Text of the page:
By CP Staff
By Olivia LaVecchia
By Chris Parker
By Jesse Marx
By John Baichtal
By Olivia LaVecchia
By Jesse Marx
By Olivia LaVecchia
Daniel Corrigan, December 28, 1987
While out to see former Rockpile guitarist Billy Bremner, Westerberg was introduced to George Wendt (Norm on TV's Cheers), who was out back of the club blowing a j with "one of the Turtles, Flo or Eddie--whichever one has white hair." Upon sighting him, George exclaimed, "It's my idol, Westerberg." The duo went on to have a grand old time and Paul says George is an awful lot like Norm, a real regular guy. Apparently, Wendt had at least some 'Mats albums and asked if "Here Comes a Regular" was about him.
Michael Welch, September 21, 1988
Since peaking in 1984-85 with Let It Be and Tim, the group's albums have grown progressively weaker....Although Westerberg's affected adolescent worldview has grown wearisome--how many loner songs does a loner really need?--I'm convinced he could still get it across if it had the hooks, humor, and passion of his best material. But where he was once crazily self-assured yet reckless, he's now obsessively self-conscious and calculating....Which means we're stuck with a harder truth to swallow: That Westerberg has peaked as a songwriter. Harder still might be the realization that he didn't just throw his talent away, but that it threw him away.
Burl Gilyard, October 3, 1990
Last week it seemed that everyone had a Bob Stinson story to tell. Some of the snapshots were happier than others: Bob with his little boy. Bob with his guitar. Bob giving a big, no-holds-barred hug to a suffering friend. But in most of the stories, the suffering friend was Bob Stinson. Like the party he'd gone to back in 1991 or 1992. Bob was in the bathroom getting ready to shoot up. A friend of his had brought a camera that night, and the man started snapping pictures of Stinson cooking a fix, injecting himself, breaking off the tip of his rig. Oliver Stone's movie about the Doors had come out not long before, and the friend had a thought. "I said, 'Bob, do a Jim Morrison for me.' And he got in the bathtub and put his head way back and his arms up on the side of the bathtub and I snapped his picture."
It seemed like a funny idea at the time. Lots of people, friends and perhaps especially strangers, did that sort of thing all the time. Coax Bob to get fucked up, to do something stupid, to be a wild man. Buy him beers, give him drugs if you had them. It was the least a person could do for Bob Stinson From The Replacements. Sitting in a bar a couple of days after Stinson's funeral, the man who got Bob to play the Lizard King hung his head over his drink. "His fans killed him, man. I really think they did." For Bob Stinson, part of the peril was that his fans in many cases became his friends.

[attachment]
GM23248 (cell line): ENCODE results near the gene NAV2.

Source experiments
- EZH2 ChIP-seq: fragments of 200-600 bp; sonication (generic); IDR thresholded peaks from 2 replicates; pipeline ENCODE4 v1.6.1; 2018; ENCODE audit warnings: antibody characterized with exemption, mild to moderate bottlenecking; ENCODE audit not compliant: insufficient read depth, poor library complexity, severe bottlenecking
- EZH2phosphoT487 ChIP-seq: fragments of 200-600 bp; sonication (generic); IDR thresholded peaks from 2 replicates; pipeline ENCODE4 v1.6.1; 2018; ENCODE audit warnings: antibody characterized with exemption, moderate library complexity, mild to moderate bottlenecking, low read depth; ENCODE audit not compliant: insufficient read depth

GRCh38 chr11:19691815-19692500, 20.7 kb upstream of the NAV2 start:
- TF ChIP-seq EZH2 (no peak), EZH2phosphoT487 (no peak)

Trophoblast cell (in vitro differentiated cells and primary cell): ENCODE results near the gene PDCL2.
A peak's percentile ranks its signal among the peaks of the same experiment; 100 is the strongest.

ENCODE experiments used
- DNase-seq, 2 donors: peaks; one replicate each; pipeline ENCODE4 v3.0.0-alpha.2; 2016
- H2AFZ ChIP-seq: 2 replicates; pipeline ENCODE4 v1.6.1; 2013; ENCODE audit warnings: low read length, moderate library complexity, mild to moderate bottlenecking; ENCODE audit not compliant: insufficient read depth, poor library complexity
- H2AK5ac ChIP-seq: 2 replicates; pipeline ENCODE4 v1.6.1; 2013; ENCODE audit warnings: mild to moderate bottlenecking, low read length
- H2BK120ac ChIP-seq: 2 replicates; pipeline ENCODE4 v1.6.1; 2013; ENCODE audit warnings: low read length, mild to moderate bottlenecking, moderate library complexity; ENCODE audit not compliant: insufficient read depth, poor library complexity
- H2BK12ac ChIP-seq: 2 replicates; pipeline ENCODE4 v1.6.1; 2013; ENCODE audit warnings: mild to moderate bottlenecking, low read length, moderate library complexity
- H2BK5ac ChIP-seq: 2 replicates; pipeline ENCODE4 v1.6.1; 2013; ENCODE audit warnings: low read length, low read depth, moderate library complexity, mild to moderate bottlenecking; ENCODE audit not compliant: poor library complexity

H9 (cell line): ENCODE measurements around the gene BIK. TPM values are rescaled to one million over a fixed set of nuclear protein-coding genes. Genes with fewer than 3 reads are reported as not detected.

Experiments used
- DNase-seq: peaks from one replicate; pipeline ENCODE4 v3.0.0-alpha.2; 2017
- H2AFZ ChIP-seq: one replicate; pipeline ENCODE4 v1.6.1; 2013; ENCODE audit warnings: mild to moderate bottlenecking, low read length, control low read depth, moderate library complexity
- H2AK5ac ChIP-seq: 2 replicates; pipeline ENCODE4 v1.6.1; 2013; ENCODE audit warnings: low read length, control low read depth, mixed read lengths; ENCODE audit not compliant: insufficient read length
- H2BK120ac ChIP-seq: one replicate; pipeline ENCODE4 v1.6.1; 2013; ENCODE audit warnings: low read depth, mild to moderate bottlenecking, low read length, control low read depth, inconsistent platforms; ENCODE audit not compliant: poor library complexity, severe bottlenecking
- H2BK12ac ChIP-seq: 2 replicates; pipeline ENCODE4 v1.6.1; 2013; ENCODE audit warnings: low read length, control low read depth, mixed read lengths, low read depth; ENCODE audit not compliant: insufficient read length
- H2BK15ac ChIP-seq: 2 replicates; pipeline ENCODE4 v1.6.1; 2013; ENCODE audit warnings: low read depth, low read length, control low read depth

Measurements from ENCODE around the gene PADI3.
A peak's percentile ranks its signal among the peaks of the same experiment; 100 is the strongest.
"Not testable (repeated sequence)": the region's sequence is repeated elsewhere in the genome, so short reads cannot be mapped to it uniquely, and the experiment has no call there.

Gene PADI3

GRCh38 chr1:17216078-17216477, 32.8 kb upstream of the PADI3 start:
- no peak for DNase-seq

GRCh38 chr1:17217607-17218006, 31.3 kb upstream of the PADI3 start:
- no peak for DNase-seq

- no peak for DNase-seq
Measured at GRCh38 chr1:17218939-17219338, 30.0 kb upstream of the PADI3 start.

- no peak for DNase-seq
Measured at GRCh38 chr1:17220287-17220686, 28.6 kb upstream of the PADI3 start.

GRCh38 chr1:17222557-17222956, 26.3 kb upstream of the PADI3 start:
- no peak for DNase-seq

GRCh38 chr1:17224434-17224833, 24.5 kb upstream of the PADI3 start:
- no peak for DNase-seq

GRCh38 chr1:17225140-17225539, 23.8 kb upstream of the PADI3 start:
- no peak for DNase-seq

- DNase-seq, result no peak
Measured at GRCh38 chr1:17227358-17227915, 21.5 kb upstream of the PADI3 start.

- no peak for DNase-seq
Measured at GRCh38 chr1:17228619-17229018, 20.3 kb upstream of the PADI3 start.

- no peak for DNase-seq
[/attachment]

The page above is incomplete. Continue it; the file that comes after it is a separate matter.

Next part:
Joseph Hart, March 1, 1995
Like it or not, a reigning cultural ideal in this country says that you learn and grow old gracefully. However, if there's a secondary American dream besides that of prosperity and propriety, it's that of influencing culture and/or changing history--which Stinson did, subtly but surely.
Jim Meyer, March 1, 1995
A wall of sound quite unlike Spector's, quite unlike the Ramones'--but a sound that never has a top, is never hermetically sealed. In ten minutes, they will be halfway through a 16-song set....As many as five or six fans will be wrestling on the stage. Hüsker Dü, seemingly oblivious, plays on...."Are you the fastest band in the world?" I finally ask Mould. "Oh, I don't know.... Fastest in town, maybe. Probably in the Top 10 in the world."
Mike Hoeger, December 3, 1981
There are many people who dismiss the Hüskers as just another hardcore punk band. That perception is not only fallacious but downright irrelevant....As a matter of fact, the self-limiting, auto-destructive nature of the hardcore scene is the jumping-off point for many songs here. Blind devotion, conformity, passivity, hollow communication, living in the past, random violence, even apocalyptic dread are all attacked, then filtered through the Hüskers' unique musical meat grinder.
P.D. Larson, February 2, 1983
The Hüskers played a couple of 17-second outros for the [Today] show before they were actually given an extended spot for "Could You Be the One?" preceded by a short interview with Bryant Gumbel, who seemed to believe that the Hüskers should be frustrated with their "underground" status....Anyway, the band didn't even finish "Could You?" before a high-strung producer was giving them the cut-off signal. Mould stared the guy in the face and kept right on going.
Michael Welch, May 27, 1987
Over a beer some years ago, Bob Mould told me that if he wasn't playing in a band, he'd probably go crazy, get a gun, and start killing people....And while the years may have mellowed--and altered--Mould's warfare tactics, he's still of the mind that he'd be a psychopath if he never discovered his purging rock vehicle.
"Even more so these days," Mould says.
Jim Walsh, October 10, 1990
City Pages: All of your material makes an attempt at connecting with people on an emotional level. Why is that important to you, rather than just trying to be entertaining? I mean, it's a risk to expose yourself that way.